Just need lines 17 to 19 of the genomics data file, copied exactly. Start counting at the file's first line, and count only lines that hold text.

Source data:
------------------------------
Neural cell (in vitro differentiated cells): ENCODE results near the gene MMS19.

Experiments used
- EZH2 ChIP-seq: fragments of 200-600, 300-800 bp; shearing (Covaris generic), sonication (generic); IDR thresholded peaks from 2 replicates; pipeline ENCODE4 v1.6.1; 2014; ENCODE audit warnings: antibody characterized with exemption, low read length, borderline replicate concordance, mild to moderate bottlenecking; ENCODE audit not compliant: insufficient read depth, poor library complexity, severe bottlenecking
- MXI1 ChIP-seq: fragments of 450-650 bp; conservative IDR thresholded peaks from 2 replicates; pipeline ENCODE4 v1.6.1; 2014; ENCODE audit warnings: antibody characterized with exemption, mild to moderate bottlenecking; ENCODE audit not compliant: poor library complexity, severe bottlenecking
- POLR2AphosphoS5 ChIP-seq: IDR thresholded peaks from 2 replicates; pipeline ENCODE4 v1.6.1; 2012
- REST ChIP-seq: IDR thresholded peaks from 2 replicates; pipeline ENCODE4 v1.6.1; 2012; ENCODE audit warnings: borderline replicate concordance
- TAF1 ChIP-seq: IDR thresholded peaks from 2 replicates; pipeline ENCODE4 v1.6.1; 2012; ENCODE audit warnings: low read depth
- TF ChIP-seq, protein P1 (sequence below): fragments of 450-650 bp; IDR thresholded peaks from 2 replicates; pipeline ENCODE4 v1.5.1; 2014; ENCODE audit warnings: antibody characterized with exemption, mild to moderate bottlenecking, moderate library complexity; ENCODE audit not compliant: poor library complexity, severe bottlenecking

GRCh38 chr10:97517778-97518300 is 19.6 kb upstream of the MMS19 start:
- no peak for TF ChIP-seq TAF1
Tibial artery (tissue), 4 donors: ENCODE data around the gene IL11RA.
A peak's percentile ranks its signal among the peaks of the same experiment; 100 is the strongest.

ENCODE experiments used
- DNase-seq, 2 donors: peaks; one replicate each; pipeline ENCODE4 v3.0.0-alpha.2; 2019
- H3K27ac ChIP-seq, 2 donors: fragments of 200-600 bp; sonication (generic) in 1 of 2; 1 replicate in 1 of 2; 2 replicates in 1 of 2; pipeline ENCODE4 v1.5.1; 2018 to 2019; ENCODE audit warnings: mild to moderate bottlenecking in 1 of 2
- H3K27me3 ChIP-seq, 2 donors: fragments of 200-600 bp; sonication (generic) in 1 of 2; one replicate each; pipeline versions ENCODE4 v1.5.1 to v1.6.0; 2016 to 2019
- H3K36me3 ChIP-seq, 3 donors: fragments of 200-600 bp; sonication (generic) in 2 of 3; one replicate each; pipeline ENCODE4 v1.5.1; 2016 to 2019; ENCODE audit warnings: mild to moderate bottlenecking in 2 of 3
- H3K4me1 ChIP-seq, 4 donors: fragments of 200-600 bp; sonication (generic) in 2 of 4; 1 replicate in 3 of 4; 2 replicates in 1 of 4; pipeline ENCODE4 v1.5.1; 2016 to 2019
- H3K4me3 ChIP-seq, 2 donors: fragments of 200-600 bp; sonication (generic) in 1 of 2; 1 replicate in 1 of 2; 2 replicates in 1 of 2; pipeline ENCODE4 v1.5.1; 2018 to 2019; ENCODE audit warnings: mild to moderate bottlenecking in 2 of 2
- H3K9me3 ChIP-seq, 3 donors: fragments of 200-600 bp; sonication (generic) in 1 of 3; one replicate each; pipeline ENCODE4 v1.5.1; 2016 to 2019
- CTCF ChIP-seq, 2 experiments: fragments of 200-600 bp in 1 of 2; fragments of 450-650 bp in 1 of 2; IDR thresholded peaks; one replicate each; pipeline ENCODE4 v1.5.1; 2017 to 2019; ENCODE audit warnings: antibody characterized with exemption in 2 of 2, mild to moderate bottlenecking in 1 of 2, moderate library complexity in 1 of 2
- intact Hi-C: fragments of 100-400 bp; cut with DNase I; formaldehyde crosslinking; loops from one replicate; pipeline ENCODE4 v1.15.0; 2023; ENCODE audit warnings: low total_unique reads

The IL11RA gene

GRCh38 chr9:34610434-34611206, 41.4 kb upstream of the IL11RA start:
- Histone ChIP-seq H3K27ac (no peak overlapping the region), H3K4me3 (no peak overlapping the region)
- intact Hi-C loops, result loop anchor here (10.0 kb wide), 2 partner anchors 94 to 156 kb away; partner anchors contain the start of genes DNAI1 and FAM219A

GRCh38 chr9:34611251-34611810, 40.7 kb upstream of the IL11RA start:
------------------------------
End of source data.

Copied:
- H3K36me3 ChIP-seq, 3 donors: fragments of 200-600 bp; sonication (generic) in 2 of 3; one replicate each; pipeline ENCODE4 v1.5.1; 2016 to 2019; ENCODE audit warnings: mild to moderate bottlenecking in 2 of 3
- H3K4me1 ChIP-seq, 4 donors: fragments of 200-600 bp; sonication (generic) in 2 of 4; 1 replicate in 3 of 4; 2 replicates in 1 of 4; pipeline ENCODE4 v1.5.1; 2016 to 2019
- H3K4me3 ChIP-seq, 2 donors: fragments of 200-600 bp; sonication (generic) in 1 of 2; 1 replicate in 1 of 2; 2 replicates in 1 of 2; pipeline ENCODE4 v1.5.1; 2018 to 2019; ENCODE audit warnings: mild to moderate bottlenecking in 2 of 2